Bringing Her A Game
Bringing Her A Game
From start to finish of her college sailing career, Georgetown's Sydney Bolger has aimed for perfection and has come quite close to achieving it. What might come as a surprise is that she credits her Quantum Women's College Sailor of the Year honors not only to her calm mentality, but also to the element of fun that she brought to the racecourse this year.
Georgetown senior and four-time All-American Sydney Bolger won every women’s event that she competed in this season, including back-to-back A-division championships at the 2011 and 2012 Women’s Nationals. Although her record may appear flawless, Bolger faced her own challenges this year, such as breaking into the game of team racing. In the end, it was determination and the levelheaded attitude that she brought to the racecourse that allowed her to lock down the Quantum Women’s College Sailor of the Year award while still having a blast on the water.
What changed in your approach that gave you the consistency to win A-division at every event this year?
In college sailing where the courses are very short, a good start is critical. I’ve gotten a lot better at starting and that was a huge part of why our results became more consistent. Also, Rebecca [Evans] and I have sailed together now for about 3 years, and having that amount of time on the water together greatly improved our coordination and boathandling. We were in sync around the racecourse and knew what was going on in each other’s heads, which allowed me to focus on sailing the boat a lot faster and smarter.
Any specific starting tips?
Knowing how much time you need to accelerate, gauging your distance from the line, and knowing how much space you need to start in any given condition are critical. It’s important to be aggressive on the line and make sure that you’re not allowing anyone else to control your start, while also being flexible. If we knew at 20 seconds that our start was not going to be ideal, we were quick to bail from our position and find a new spot on the line. Sometimes that meant closely ducking every boat on port in order to be the rightmost boat, just to get clean air with options off the line.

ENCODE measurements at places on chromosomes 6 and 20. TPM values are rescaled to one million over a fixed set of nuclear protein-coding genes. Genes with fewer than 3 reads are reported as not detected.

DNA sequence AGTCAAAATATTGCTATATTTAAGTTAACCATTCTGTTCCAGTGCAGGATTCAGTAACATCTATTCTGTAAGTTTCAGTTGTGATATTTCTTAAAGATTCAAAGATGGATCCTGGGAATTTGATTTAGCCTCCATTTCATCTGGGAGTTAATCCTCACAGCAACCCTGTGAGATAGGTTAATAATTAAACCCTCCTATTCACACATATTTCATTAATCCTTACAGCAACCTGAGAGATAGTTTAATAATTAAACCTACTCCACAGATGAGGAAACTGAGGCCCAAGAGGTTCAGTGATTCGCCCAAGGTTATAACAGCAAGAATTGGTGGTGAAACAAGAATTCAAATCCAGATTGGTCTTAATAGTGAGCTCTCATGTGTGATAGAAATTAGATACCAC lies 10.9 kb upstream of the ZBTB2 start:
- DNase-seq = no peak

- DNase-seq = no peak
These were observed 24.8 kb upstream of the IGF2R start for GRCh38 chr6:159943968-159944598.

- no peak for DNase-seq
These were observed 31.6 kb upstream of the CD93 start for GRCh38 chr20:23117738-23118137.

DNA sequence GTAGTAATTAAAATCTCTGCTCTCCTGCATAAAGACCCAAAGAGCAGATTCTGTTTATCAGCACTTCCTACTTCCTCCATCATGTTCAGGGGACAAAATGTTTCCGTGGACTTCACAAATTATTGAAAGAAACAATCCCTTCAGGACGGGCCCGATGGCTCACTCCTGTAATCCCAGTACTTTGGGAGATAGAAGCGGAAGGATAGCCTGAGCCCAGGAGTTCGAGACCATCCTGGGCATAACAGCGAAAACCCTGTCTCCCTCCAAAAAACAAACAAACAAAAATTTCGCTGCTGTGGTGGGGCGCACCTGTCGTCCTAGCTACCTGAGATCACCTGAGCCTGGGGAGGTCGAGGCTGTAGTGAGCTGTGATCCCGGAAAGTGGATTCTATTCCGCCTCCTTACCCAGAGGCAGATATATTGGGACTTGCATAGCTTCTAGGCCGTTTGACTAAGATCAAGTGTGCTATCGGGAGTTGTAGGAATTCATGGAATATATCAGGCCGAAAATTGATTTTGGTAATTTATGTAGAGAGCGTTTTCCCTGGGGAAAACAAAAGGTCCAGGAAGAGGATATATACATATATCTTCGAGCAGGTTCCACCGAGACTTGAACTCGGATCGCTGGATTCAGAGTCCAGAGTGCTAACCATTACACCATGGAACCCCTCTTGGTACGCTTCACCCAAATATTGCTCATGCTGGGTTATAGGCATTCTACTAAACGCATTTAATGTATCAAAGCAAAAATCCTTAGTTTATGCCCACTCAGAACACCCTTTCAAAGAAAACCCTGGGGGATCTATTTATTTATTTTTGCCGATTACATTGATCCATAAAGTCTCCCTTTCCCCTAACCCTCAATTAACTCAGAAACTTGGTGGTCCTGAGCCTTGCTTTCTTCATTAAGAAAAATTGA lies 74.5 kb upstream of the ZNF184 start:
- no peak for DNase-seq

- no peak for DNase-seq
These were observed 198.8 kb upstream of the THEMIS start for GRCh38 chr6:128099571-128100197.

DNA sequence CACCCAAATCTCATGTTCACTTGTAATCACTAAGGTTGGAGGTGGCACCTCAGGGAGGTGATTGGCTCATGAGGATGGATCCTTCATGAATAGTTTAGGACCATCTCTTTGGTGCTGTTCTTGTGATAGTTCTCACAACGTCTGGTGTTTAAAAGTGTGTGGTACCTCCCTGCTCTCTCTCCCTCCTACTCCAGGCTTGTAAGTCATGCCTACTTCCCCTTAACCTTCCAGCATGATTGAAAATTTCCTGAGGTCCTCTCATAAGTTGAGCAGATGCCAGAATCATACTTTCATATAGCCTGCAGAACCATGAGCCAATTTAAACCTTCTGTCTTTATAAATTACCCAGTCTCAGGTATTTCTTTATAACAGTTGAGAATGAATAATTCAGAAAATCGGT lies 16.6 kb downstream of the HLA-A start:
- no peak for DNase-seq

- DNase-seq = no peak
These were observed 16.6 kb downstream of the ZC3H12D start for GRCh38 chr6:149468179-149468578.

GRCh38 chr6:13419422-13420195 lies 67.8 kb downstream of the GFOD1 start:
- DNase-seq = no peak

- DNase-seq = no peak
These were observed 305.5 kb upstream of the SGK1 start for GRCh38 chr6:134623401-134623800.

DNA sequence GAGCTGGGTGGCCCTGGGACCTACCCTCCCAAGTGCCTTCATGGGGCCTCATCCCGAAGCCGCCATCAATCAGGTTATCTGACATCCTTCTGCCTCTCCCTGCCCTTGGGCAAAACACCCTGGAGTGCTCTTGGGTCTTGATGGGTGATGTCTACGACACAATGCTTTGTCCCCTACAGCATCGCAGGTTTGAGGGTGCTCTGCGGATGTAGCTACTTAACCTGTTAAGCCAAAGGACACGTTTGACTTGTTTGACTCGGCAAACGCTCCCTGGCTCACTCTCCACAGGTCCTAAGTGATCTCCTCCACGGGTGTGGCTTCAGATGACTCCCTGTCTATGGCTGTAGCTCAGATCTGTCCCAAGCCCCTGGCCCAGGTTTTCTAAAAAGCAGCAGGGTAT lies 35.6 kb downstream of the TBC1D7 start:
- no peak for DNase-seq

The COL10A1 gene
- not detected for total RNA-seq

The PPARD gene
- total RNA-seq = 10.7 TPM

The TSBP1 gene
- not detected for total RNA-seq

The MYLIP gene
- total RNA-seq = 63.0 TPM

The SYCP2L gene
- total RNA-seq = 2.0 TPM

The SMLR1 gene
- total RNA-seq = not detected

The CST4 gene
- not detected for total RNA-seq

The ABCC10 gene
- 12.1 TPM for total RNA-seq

How did sailing outside of college help you prepare?
Once I started sailing internationally, I recognized that attention to detail is really what makes the difference between those who succeed at the highest level and those who do not. Also, I’ve learned that if I want to perform at my highest potential, I have to be extraordinarily driven and go into each practice with intensity—it’s the people that practice a lot, that are focused and driven to be the best, that rise to the top.
What would you say was the highlight of your 2011-2012 season?
I would say the Graham Hall team race at Navy. It was the first team race event of my college sailing career, and we won. I remember when we won our first race out there and it was such a good feeling. It’s a different feeling from fleet racing, where you hold sole responsibility for your performance on the water—it’s very different racing as a three-boat team. It’s a win-lose situation as opposed to, ‘I did well’ or ‘I did poorly,’ and that concept of straight-up losing is tough. It was really exciting to win that event.
Was team racing a challenge for you?
Developing team racing skills on the fast track was one of the more stressful and frustrating aspects of sailing that I’ve ever experienced. I definitely hit a wall at one point, but I got past it and improved throughout the season. Team racing was a totally new thing for me, and unlike the racing that I’d done previously and was used to, I wasn’t building off of previous skills sets. I was basically starting at zero, which I hadn’t experienced yet in my college career. But team racing also really improved my fleet racing in terms of boathandling and the fact that it requires a lot of anticipation.